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Waiting for the next scare


Editorial



For apple growers who remember how the Alar scare wrecked a commercial industry back in 1989, reading a recent edition of Science magazine probably won't be comforting. It reports on a host of fruit breeding developments, fast-tracked by the promise of genetic engineering, that could speed new apple varieties into the orchard.



Among other techniques, breeders at USDA's Kearneysville apple research lab in West Virginia identified a fast-flowering gene. It promises to put fruit on experimental variety test cultivars in less than a year, then allow laboratory genetic screening for the trait sought by a tree breeder. That could take away years from a horticultural breeding process that seems to take forever to deliver a new market apple variety.



For those who've forgotten, Alar was a "stop drop" chemical applied to some commercial apple varieties for nearly three decades. The wheels came off in 1989 when a CBS television report found traces of the chemical on fresh apples and perhaps applesauce. On top of that, Alar in some concentrations had recently been found to cause cancer in laboratory animals.



Across the country, moms stopped buying apples and applesauce. Never mind that not all varieties were treated with the chemical, or that the trace amounts in the CBS-commissioned lab tests were far less than the doses needed to make a mouse ill. The U.S. Environmental Protection Agency banned Alar. It took years for the apple industry to bounce back to the pre-1989 market share it had of total U.S. fruit purchases.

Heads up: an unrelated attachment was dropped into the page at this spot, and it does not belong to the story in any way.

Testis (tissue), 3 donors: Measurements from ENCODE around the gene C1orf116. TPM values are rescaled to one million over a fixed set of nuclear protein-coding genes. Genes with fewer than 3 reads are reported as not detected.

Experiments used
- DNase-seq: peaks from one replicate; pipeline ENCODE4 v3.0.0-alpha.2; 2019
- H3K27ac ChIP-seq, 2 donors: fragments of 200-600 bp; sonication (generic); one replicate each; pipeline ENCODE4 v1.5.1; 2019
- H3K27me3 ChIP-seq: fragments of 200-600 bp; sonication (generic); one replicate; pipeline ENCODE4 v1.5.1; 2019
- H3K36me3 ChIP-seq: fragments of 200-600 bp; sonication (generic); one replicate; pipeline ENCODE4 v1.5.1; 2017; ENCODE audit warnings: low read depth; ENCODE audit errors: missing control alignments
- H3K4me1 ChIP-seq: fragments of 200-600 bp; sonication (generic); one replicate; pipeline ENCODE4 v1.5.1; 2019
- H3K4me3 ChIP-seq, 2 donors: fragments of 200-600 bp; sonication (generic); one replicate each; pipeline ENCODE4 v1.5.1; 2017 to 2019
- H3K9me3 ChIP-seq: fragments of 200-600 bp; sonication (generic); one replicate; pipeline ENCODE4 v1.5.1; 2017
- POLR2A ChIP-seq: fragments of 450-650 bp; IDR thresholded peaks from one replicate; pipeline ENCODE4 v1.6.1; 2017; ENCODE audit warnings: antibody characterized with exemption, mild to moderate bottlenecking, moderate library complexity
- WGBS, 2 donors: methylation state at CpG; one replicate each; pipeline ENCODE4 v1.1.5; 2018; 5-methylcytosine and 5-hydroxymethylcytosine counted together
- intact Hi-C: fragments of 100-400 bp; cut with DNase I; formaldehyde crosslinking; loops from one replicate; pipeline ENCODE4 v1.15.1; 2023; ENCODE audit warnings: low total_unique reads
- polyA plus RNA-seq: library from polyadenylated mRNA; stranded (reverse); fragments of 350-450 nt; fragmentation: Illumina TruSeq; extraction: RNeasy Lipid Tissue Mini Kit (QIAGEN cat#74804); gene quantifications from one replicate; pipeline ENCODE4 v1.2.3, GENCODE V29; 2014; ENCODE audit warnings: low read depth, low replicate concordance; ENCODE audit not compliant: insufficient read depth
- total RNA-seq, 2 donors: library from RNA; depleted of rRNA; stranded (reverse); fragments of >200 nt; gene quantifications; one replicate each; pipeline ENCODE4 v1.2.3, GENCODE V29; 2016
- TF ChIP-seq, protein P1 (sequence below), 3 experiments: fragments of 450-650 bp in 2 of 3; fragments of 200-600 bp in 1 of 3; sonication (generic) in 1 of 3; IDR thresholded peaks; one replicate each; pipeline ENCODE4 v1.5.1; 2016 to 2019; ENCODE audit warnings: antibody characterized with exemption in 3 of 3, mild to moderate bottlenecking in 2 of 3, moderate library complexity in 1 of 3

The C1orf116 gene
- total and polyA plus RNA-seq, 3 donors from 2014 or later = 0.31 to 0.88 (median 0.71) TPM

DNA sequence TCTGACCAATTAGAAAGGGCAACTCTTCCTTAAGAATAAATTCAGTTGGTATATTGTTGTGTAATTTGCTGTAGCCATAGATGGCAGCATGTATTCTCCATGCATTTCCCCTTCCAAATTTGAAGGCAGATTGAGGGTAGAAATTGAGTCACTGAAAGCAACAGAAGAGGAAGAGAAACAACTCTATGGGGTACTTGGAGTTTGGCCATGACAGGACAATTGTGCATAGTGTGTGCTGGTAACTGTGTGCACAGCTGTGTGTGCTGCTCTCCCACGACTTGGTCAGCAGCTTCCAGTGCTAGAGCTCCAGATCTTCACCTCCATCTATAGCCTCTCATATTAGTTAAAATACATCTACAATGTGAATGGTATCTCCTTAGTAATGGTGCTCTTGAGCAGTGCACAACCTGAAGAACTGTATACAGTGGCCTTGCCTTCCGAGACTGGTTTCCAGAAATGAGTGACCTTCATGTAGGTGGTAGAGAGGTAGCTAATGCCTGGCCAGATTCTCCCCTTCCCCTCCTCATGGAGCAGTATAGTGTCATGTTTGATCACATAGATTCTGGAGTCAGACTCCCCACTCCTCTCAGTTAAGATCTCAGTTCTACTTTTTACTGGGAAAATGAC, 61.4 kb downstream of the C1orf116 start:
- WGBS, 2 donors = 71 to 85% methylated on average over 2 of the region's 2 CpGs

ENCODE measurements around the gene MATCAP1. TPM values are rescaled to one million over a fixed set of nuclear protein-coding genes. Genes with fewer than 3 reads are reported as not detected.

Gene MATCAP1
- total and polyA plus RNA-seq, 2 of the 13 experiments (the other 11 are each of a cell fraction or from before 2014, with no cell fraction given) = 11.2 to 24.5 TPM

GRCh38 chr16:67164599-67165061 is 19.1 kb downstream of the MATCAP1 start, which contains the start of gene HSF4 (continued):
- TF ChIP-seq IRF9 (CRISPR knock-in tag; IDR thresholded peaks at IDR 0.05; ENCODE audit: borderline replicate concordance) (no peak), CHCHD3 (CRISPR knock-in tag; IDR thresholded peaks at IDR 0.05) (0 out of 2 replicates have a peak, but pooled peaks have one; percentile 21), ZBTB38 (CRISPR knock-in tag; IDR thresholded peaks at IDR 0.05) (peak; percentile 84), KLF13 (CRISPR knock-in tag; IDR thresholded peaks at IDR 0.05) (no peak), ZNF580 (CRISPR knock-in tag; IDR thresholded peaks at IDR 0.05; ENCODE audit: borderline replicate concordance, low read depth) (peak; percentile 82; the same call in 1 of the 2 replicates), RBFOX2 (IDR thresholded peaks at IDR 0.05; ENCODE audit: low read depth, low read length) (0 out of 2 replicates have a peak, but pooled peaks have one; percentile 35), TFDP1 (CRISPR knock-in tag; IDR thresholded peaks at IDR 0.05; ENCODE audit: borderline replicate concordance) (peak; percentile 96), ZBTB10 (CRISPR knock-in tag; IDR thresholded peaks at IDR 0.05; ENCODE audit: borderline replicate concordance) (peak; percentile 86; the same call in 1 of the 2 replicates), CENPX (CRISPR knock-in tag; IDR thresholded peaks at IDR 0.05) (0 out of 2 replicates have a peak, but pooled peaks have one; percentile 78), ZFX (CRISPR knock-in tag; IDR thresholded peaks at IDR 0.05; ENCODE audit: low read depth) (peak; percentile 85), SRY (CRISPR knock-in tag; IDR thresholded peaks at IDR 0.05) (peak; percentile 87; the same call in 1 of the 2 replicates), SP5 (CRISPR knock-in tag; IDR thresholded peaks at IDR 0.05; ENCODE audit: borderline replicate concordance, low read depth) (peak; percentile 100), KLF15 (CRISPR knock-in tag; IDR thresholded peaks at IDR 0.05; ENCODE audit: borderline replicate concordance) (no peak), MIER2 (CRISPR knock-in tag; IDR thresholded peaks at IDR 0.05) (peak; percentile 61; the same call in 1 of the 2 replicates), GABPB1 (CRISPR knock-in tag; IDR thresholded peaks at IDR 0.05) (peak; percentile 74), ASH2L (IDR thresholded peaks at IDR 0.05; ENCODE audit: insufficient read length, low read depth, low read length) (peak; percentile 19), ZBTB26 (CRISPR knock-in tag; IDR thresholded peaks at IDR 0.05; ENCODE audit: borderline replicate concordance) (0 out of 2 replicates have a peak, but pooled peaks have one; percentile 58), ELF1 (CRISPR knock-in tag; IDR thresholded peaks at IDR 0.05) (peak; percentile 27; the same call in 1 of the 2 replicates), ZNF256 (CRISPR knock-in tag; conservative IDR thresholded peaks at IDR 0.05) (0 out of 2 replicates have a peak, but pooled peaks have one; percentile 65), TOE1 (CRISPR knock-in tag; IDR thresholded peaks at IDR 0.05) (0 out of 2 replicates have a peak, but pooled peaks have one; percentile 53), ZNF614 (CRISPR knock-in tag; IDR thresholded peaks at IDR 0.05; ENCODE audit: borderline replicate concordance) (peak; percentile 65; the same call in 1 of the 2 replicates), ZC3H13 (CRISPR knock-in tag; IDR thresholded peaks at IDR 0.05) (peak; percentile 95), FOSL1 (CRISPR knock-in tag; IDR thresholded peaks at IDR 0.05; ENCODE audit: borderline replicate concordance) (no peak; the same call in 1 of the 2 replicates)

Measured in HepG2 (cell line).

In the 21st century, many consumers shy away from genetically modified food, apparently without giving the process any more study than that given by the moms who stopped buying apples in 1989. Realities of the consumer-driven market are that you stay away from producing fruits and vegetables which might spook your customers.



The same article on what's called "FasTrack" fruit trees says the USDA scientists figured out how to also screen cultivars that have the desired horticultural trait -- sweetness or skin color -- and don't have the biotech FasTrack gene. Technically, that's a normal tree.



The question is, are you as a commercial grower going to put the thing in your orchard and hope another sensational news report doesn't come along a decade later triggering anti-biotech consumer backlash?



We love the advances of science, but the reality is that it's the consumers who make the call.



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